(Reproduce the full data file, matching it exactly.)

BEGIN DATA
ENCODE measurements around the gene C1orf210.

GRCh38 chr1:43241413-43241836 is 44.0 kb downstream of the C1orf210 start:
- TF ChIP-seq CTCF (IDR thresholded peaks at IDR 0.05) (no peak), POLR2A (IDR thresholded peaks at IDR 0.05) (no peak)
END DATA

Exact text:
ENCODE measurements around the gene C1orf210.

GRCh38 chr1:43241413-43241836 is 44.0 kb downstream of the C1orf210 start:
- TF ChIP-seq CTCF (IDR thresholded peaks at IDR 0.05) (no peak), POLR2A (IDR thresholded peaks at IDR 0.05) (no peak)